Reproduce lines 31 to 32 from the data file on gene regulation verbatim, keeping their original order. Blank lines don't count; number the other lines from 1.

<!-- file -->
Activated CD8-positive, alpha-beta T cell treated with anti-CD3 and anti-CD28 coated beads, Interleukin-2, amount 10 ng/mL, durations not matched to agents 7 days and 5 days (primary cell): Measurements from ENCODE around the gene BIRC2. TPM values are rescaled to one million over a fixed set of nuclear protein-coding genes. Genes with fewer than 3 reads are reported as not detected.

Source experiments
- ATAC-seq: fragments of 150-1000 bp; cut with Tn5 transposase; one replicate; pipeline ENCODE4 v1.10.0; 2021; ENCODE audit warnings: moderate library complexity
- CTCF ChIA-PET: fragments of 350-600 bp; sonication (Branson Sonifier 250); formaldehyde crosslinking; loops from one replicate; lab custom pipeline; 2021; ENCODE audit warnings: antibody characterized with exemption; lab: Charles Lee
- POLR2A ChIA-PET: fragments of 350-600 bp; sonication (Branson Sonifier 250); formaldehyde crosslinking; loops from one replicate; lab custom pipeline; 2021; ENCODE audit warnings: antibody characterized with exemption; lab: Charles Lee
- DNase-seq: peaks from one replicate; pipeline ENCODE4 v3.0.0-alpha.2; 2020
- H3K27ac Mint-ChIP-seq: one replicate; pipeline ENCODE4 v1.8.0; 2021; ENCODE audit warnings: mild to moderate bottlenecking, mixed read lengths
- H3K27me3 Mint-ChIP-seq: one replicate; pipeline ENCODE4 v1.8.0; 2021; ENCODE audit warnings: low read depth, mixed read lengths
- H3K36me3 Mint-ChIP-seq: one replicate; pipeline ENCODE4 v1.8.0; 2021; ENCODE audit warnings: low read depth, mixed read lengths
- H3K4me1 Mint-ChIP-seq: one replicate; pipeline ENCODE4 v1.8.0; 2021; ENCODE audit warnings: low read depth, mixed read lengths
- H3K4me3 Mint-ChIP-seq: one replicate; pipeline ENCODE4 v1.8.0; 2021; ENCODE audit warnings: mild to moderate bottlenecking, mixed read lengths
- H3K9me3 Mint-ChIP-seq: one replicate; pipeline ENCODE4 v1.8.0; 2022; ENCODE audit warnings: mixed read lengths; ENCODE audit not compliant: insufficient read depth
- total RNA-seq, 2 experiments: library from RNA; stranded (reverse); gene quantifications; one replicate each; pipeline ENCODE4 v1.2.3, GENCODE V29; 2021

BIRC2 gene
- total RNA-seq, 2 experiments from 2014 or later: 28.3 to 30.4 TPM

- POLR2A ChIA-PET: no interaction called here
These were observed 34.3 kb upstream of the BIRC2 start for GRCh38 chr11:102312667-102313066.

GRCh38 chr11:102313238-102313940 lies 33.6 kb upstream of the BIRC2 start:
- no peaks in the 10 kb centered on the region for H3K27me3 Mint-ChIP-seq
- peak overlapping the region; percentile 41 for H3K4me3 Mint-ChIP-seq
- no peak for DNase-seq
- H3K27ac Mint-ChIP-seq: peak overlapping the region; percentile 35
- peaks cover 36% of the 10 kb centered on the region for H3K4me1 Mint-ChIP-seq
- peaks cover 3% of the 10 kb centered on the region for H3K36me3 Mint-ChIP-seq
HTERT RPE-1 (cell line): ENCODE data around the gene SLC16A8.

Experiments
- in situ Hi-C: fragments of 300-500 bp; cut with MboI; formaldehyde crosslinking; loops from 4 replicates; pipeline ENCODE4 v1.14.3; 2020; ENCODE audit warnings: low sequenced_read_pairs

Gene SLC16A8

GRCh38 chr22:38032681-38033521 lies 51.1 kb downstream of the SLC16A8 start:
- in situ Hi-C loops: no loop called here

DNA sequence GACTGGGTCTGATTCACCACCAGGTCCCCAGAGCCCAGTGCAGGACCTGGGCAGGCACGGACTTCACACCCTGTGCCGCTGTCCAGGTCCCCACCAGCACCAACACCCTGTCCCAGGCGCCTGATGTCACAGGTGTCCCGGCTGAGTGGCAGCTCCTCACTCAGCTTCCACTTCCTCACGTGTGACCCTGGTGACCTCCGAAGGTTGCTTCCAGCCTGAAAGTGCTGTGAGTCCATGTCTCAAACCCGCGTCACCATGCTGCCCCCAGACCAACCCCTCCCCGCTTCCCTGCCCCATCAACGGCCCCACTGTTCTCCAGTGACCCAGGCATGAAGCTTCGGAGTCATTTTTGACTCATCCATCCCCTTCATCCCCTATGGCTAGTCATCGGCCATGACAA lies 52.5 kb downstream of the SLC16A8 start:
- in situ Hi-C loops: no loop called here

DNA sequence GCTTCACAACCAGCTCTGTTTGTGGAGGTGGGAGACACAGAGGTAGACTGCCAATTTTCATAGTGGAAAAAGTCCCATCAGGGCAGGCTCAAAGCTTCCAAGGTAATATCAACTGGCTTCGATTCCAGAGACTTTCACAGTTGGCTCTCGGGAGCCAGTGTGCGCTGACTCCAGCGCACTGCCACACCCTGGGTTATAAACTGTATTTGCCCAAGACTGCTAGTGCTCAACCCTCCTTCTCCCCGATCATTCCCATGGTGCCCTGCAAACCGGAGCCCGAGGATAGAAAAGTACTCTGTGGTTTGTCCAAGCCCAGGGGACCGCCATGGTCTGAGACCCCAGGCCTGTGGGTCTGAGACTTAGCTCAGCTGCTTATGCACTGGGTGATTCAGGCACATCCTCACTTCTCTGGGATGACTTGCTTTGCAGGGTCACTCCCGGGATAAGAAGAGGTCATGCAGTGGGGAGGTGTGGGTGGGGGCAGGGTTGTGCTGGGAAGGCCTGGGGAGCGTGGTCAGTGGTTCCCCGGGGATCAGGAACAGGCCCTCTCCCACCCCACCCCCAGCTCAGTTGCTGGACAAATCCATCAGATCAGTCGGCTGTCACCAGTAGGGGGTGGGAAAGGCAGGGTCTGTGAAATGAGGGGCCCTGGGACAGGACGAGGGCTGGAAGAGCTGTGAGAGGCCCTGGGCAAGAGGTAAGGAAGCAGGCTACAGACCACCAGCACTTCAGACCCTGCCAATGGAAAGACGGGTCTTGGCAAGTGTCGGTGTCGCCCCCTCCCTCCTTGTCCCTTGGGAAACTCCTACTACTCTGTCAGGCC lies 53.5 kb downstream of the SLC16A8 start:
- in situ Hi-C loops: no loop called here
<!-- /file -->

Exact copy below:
DNA sequence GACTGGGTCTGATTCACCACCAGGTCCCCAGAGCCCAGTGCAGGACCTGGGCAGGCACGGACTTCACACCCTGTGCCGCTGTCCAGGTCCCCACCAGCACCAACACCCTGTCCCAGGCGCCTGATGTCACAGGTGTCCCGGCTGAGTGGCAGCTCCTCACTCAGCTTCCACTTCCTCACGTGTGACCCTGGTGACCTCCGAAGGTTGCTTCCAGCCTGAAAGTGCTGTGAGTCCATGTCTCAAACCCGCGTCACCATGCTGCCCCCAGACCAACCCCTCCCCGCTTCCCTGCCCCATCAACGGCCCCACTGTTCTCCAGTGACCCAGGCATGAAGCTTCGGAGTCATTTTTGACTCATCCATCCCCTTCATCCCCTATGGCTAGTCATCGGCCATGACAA lies 52.5 kb downstream of the SLC16A8 start:
- in situ Hi-C loops: no loop called here